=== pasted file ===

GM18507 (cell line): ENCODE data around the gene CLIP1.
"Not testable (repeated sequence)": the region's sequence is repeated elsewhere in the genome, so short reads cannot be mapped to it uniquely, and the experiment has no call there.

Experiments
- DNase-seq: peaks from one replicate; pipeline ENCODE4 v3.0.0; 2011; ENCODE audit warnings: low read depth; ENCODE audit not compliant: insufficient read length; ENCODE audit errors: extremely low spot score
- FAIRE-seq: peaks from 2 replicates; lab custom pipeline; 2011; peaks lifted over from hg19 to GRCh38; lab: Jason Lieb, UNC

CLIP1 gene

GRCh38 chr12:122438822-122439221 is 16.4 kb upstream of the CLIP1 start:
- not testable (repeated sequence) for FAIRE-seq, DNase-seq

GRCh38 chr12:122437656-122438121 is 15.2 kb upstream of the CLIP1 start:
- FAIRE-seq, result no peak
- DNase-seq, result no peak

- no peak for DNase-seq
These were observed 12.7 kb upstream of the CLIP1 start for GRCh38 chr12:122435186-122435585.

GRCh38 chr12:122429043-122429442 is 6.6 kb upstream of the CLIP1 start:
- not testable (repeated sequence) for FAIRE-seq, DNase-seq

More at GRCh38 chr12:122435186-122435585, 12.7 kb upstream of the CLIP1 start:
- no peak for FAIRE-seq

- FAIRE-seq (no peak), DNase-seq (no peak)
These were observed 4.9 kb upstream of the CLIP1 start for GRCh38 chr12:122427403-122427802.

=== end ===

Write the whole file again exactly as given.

GM18507 (cell line): ENCODE data around the gene CLIP1.
"Not testable (repeated sequence)": the region's sequence is repeated elsewhere in the genome, so short reads cannot be mapped to it uniquely, and the experiment has no call there.

Experiments
- DNase-seq: peaks from one replicate; pipeline ENCODE4 v3.0.0; 2011; ENCODE audit warnings: low read depth; ENCODE audit not compliant: insufficient read length; ENCODE audit errors: extremely low spot score
- FAIRE-seq: peaks from 2 replicates; lab custom pipeline; 2011; peaks lifted over from hg19 to GRCh38; lab: Jason Lieb, UNC

CLIP1 gene

GRCh38 chr12:122438822-122439221 is 16.4 kb upstream of the CLIP1 start:
- not testable (repeated sequence) for FAIRE-seq, DNase-seq

GRCh38 chr12:122437656-122438121 is 15.2 kb upstream of the CLIP1 start:
- FAIRE-seq, result no peak
- DNase-seq, result no peak

- no peak for DNase-seq
These were observed 12.7 kb upstream of the CLIP1 start for GRCh38 chr12:122435186-122435585.

GRCh38 chr12:122429043-122429442 is 6.6 kb upstream of the CLIP1 start:
- not testable (repeated sequence) for FAIRE-seq, DNase-seq

More at GRCh38 chr12:122435186-122435585, 12.7 kb upstream of the CLIP1 start:
- no peak for FAIRE-seq

- FAIRE-seq (no peak), DNase-seq (no peak)
These were observed 4.9 kb upstream of the CLIP1 start for GRCh38 chr12:122427403-122427802.